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Way v. Commissioner of Social Security

United States District Court, W.D. Oklahoma

May 10, 2018

MERLY WAY, Plaintiff,
v.
COMMISSIONER OF SOCIAL SECURITY, Defendant.

          REPORT AND RECOMMENDATION

          SUZANNE MITCHELL UNITED STATES MAGISTRATE JUDGE

         Merly Way (Plaintiff) brings this action for judicial review of the Defendant Commissioner of Social Security's (Commissioner) final decision she was not “disabled” under the terms of the Social Security Act. See 42 U.S.C. § 405(g), 423(d)(1)(A). United States District Judge Timothy D. DeGiusti referred this matter to the undersigned Magistrate Judge for proceedings consistent with 28 U.S.C. §§ 636(b)(1)(B), (b)(3) and Fed.R.Civ.P. 72(b). Doc. 15. Following a careful review of the parties' briefs, the administrative record (AR), [1] and the relevant authority, the undersigned recommends the court affirm the Commissioner's decision.

         I. Administrative determination.

         A. Disability standard.

         The Social Security Act defines “disability” as the “inability to engage in any substantial gainful activity by reason of any medically determinable physical or mental impairment which can be expected to result in death or which has lasted or can be expected to last for a continuous period of not less than 12 months.” 42 U.S.C. § 423(d)(1)(A). “This twelve-month duration requirement applies to the claimant's inability to engage in any substantial gainful activity, and not just his underlying impairment.” Lax v. Astrue, 489 F.3d 1080, 1084 (10th Cir. 2007) (citing Barnhart v. Walton, 535 U.S. 212, 218-19 (2002)).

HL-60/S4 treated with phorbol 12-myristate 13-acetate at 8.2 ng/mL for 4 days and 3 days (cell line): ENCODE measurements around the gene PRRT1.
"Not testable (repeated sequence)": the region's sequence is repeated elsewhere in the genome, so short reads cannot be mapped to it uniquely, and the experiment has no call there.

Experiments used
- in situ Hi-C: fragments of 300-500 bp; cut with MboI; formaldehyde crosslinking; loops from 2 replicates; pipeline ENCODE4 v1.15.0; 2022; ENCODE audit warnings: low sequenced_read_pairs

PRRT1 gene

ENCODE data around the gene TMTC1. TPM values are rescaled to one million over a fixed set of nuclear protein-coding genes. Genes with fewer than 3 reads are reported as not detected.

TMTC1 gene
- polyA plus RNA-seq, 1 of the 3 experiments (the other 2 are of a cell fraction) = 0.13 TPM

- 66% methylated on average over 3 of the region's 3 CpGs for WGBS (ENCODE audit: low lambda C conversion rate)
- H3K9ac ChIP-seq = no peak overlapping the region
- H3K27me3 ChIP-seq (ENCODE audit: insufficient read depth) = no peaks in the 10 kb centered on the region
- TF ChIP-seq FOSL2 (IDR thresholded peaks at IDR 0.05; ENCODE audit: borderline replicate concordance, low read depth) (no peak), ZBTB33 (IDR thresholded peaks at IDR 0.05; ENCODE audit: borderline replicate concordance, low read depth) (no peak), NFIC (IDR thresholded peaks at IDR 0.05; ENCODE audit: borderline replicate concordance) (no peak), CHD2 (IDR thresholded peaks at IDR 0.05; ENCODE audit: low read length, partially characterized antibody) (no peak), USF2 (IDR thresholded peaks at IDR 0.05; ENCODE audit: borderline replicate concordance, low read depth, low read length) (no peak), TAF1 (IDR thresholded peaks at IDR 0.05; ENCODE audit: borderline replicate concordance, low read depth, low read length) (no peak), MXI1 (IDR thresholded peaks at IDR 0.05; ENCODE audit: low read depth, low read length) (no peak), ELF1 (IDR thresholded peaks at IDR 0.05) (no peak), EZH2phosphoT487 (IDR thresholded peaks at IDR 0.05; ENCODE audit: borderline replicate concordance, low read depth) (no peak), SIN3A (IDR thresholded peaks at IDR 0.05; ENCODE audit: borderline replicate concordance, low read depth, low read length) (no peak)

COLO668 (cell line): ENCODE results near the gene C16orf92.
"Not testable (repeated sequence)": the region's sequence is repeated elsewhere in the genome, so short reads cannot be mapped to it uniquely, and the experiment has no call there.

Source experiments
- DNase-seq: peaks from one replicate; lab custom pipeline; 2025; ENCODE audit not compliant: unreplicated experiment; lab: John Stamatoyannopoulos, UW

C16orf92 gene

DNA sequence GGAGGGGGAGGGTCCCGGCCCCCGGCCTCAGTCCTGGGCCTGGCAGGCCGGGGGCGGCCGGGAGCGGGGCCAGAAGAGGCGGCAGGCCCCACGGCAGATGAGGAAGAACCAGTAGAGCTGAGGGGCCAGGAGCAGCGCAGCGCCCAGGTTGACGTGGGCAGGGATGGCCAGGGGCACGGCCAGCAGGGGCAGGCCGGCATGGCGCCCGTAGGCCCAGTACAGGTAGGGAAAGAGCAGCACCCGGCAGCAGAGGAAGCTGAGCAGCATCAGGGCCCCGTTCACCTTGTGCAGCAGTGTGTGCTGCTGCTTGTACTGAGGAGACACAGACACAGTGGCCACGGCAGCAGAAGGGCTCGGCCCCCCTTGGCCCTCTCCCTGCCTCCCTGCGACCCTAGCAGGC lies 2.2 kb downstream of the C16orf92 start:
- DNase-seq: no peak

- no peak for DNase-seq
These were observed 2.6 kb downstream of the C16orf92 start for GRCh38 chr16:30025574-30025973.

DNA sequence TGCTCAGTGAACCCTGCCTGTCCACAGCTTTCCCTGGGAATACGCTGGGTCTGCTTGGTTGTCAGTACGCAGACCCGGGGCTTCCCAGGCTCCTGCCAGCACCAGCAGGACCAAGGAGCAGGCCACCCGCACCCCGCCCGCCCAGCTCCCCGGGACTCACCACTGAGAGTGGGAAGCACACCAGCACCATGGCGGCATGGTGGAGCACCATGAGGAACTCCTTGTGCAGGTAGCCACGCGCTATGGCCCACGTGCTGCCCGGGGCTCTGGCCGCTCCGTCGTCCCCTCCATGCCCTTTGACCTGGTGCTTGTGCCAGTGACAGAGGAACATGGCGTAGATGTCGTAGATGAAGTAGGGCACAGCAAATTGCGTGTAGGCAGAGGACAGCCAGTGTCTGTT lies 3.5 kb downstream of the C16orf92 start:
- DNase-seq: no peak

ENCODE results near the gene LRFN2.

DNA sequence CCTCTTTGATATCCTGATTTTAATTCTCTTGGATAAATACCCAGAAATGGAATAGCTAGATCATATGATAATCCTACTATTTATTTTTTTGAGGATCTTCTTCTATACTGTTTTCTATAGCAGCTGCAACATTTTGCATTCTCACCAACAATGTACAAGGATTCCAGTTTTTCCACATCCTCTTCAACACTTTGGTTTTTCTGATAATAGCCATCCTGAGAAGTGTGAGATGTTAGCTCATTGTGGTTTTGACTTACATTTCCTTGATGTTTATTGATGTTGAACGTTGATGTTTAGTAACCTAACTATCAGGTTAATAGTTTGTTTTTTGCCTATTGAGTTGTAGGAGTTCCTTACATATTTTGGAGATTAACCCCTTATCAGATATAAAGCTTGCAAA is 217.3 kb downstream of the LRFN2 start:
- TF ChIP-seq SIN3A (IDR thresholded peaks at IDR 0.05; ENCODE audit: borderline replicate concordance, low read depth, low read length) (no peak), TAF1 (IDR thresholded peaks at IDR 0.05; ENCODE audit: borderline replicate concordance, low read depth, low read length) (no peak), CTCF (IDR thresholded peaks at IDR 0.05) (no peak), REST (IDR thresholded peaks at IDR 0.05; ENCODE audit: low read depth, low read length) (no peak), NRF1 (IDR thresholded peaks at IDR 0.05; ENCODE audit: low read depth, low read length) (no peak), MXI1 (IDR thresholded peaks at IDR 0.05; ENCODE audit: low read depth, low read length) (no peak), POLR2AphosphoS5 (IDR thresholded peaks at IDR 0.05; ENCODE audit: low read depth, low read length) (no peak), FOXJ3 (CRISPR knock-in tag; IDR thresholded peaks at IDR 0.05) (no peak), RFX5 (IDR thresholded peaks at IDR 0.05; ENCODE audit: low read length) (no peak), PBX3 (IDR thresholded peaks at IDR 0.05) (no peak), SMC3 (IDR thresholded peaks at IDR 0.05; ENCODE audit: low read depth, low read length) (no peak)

B. Burden of proof.

         Plaintiff “bears the burden of establishing a disability” and of “ma[king] a prima facie showing that [she] can no longer engage in [her] prior work activity.” Turner v. Heckler, 754 F.2d 326, 328 (10th Cir. 1985). If Plaintiff makes that prima facie showing, the burden of proof then shifts to the Commissioner to show Plaintiff retains the capacity to perform a different type of work and that such a specific type of job exists in the national economy. Id.

         C. Relevant findings.

         1. Administrative Law Judge (ALJ) findings.

         The ALJ assigned to Plaintiff's case applied the standard regulatory analysis to decide whether Plaintiff was disabled during the relevant timeframe. AR 67-80; see 20 C.F.R. § 416.920(a); see also Wall v. Astrue, 561 F.3d 1048, 1052 (10th Cir. 2009) (describing the five-step process). Specifically, the ALJ found Plaintiff:

(1) had the severe impairments of degenerative disc disease and obesity;
(2) had no impairment or combination of impairments that met or medically equaled the severity of a listed impairment;
(3) had the residual functional capacity[2] to perform sedentary work, was able to lift, carry, push and/or pull ten pounds occasionally and less than ten pounds frequently, sit for the total of six hours throughout an eight-hour workday, and stand and/or walk the total of two hours throughout an eight-hour workday, with occasional kneeling, crouching, ...

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